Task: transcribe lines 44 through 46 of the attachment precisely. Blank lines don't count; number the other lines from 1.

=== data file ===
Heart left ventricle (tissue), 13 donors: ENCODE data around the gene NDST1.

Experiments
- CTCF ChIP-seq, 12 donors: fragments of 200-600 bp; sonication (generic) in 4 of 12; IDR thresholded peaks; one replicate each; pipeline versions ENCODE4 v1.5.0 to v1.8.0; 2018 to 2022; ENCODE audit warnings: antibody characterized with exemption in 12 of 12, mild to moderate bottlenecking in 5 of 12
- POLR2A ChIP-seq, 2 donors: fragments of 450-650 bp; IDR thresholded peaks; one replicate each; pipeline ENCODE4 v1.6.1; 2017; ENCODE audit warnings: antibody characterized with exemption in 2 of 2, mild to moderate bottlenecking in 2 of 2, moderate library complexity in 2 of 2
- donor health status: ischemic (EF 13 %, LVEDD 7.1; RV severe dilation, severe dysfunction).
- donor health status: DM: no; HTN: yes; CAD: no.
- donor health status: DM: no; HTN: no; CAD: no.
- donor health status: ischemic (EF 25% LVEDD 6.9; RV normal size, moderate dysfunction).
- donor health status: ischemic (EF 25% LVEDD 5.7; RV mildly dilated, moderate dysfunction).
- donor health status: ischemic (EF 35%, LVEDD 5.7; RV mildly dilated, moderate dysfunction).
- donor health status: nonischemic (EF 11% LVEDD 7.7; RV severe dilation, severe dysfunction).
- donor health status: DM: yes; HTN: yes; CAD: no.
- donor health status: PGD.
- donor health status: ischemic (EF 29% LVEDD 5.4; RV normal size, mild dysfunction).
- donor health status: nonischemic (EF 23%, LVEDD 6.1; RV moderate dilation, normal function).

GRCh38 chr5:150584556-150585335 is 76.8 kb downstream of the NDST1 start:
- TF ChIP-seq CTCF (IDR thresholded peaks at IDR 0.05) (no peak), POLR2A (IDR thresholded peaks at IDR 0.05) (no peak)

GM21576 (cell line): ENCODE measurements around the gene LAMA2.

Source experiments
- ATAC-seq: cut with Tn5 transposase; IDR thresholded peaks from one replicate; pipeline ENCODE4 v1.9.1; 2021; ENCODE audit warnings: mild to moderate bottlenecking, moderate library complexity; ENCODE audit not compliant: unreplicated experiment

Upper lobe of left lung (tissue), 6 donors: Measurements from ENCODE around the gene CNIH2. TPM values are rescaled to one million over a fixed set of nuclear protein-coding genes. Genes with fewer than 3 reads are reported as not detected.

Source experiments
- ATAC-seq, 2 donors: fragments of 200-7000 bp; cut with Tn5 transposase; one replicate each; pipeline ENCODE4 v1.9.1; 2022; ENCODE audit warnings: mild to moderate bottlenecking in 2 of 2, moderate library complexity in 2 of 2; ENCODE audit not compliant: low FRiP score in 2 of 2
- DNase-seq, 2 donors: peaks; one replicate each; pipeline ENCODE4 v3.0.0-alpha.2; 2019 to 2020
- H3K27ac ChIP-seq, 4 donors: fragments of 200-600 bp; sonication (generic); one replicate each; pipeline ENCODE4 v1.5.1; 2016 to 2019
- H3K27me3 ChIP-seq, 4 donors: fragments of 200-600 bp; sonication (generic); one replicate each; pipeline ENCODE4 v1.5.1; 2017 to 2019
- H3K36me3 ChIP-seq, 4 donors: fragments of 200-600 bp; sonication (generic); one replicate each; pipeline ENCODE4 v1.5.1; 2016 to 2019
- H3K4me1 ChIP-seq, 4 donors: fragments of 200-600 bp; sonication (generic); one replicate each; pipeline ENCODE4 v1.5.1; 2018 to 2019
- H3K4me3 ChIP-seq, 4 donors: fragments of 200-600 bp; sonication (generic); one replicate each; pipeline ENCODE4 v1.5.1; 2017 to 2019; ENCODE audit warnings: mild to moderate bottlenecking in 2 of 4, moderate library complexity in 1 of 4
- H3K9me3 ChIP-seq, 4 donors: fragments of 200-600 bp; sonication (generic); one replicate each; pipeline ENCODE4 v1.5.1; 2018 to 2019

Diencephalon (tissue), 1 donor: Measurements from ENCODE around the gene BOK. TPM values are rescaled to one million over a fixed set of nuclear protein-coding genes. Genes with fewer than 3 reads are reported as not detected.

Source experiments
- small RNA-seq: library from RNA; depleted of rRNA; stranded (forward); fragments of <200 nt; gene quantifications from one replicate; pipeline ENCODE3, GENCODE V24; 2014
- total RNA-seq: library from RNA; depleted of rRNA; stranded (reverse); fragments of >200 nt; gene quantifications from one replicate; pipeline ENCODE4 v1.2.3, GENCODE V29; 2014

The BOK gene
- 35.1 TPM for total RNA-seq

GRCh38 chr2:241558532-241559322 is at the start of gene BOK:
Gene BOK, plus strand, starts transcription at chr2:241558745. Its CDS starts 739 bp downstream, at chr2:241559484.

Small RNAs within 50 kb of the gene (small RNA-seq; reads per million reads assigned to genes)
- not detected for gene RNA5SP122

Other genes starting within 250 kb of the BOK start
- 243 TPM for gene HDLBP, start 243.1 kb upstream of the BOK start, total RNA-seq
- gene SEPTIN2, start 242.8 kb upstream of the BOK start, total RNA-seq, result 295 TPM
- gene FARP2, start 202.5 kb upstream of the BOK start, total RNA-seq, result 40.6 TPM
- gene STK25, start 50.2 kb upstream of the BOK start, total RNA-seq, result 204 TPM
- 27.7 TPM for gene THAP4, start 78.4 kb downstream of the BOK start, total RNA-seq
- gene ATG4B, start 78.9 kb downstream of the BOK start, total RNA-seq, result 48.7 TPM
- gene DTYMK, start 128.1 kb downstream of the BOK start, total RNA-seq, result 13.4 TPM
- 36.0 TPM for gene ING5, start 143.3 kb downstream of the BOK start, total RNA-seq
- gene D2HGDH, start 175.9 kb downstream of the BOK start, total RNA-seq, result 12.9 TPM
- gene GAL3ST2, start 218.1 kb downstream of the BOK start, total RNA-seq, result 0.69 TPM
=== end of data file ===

- gene FARP2, start 202.5 kb upstream of the BOK start, total RNA-seq, result 40.6 TPM
- gene STK25, start 50.2 kb upstream of the BOK start, total RNA-seq, result 204 TPM
- 27.7 TPM for gene THAP4, start 78.4 kb downstream of the BOK start, total RNA-seq